Extent of acorn production is also related to stem diameter. Few acorns are produced from stems less than 2 inches (5.1 cm) diameter breast height (d.b.h.), and production rapidly declines when stems are greater than 14 inches (35.6 cm). Maximum acorn production occurs from stems 12 to 14 inches (30.5-35.6 cm) d.b.h. [142,171]. Throughout Utah, 4 to 6 months are required to produce mature acorns [42,92]. Spring freezing may reduce acorn production [156].

Gambel oak may occur at high elevations, where a 60- to 90-day growing season exists. Although at high-elevation ranges the growing season is too short to produce mature acorns, expansion occurs through vegetative reproduction [92]. Limited colonization of the higher-elevational range is thought to be a function of the short growing season [35].

Overall effectiveness of reproduction through seed is directly related to moisture availability [219]. Seedlings are more common in the southern range of Gambel oak [157], where summer rains are heavy and more frequent [155]. Fewer seedlings are found in the northern range [150,155,157]. Neilson [157] found seedling establishment directly relating to consistently high presence of soil moisture. Persistent mesic conditions provide the best conditions for seedling survival. Greater survivorship in winter and summer is also associated with closed canopies [219].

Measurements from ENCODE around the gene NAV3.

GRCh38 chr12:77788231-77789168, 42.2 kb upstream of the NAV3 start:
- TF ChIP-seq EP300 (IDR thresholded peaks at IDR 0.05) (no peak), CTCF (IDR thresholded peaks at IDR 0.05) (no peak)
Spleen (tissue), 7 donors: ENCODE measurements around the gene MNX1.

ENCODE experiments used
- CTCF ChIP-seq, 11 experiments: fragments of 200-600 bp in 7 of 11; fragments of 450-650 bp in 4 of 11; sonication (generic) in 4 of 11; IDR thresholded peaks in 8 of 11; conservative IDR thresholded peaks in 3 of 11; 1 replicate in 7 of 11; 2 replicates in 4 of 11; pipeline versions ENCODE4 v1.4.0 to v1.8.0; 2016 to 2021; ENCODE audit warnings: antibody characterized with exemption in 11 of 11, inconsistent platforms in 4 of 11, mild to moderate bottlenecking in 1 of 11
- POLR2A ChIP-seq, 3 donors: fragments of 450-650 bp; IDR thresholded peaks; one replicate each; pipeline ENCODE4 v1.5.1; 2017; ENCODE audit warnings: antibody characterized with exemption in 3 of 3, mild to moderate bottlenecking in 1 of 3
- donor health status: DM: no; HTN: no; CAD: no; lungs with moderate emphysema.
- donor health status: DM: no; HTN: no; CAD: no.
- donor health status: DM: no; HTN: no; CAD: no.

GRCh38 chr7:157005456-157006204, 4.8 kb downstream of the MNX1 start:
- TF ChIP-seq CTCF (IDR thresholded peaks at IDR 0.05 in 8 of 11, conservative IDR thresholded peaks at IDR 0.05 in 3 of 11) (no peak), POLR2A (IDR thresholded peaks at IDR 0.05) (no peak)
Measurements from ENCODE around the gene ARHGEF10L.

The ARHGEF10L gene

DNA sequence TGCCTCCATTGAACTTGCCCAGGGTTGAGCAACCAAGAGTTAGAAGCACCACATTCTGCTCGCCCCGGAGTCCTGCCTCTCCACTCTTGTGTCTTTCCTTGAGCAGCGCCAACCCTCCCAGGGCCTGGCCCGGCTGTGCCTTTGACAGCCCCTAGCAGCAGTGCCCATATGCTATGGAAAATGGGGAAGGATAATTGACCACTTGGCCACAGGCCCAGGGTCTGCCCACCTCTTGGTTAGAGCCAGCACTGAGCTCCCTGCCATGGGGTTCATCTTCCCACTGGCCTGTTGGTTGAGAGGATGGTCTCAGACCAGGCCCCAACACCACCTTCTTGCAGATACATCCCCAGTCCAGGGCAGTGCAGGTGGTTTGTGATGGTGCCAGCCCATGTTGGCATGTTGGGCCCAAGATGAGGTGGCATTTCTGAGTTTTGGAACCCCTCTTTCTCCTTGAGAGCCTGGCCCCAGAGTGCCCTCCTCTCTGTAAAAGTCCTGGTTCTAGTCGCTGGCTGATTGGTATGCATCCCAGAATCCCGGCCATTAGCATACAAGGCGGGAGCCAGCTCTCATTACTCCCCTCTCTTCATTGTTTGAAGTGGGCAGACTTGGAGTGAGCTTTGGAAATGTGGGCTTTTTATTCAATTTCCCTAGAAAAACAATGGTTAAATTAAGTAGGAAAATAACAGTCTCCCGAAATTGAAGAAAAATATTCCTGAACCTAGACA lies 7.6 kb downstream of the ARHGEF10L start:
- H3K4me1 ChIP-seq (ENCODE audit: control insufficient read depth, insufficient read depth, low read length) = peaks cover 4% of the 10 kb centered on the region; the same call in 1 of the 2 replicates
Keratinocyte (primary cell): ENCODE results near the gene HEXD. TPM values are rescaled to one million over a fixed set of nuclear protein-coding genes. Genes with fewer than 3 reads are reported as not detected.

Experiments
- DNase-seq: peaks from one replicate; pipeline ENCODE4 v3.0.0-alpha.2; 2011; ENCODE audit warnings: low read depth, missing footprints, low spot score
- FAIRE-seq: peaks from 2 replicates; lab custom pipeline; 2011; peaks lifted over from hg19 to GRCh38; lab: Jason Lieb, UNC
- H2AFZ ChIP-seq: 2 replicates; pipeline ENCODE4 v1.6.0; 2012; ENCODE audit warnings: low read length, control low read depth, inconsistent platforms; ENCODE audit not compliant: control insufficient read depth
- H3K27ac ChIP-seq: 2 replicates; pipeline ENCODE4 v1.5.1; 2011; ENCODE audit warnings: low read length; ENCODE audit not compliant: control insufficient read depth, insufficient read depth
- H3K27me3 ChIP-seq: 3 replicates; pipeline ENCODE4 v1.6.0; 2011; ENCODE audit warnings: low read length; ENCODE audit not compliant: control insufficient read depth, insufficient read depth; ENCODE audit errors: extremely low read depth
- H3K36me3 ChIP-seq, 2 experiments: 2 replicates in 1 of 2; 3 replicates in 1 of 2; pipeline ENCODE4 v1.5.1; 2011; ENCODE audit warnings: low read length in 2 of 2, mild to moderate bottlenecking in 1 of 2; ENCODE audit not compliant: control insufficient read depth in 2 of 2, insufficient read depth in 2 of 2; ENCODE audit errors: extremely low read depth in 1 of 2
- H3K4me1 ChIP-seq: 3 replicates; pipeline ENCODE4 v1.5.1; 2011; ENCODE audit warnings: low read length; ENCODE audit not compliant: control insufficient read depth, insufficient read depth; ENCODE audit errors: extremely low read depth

Colonization through seed is enhanced by avian and small mammal acorn dispersal. Acorns of Gambel oak are dispersed by rodents and birds [6]. Band-tailed pigeons, scrub jays, Steller's jays, Lewis woodpeckers, and acorn woodpeckers are agents of dispersal [33,91,92]. The Utah rock squirrel regularly provides short-distance acorn dispersal [167].   

Vegetative: Gambel oak has strong vegetative reproduction capabilities. In most of its range, Gambel oak regeneration depends more on sprouting than establishment from seed [128]. The large underground structure of Gambel oak supports rapid and extensive sprouting following top removal [38]. In Utah vegetative spread of Gambel oak thickets averaged 4-inches (10 cm) per year, with lows of 1.5 inches (3.8 cm) and a high of 12 inches (30.5 cm) [92]. Vegetative reproduction occurs through adventitious buds on lignotubers [198] and freely branched rhizomes [150].  A large difference in ability to regenerate by cloning exists between the southern and northern range of Gambel oak. In Arizona and New Mexico, groupings usually consisted of 1 to 7 ramets per clone [157] compared to 100 to 1,000 ramets per clone observed in the north [26,169].

The distribution of adventitious buds and rhizomes (in cm) within the soil profile of a Gambel oak stand in central Utah was as follows [198]: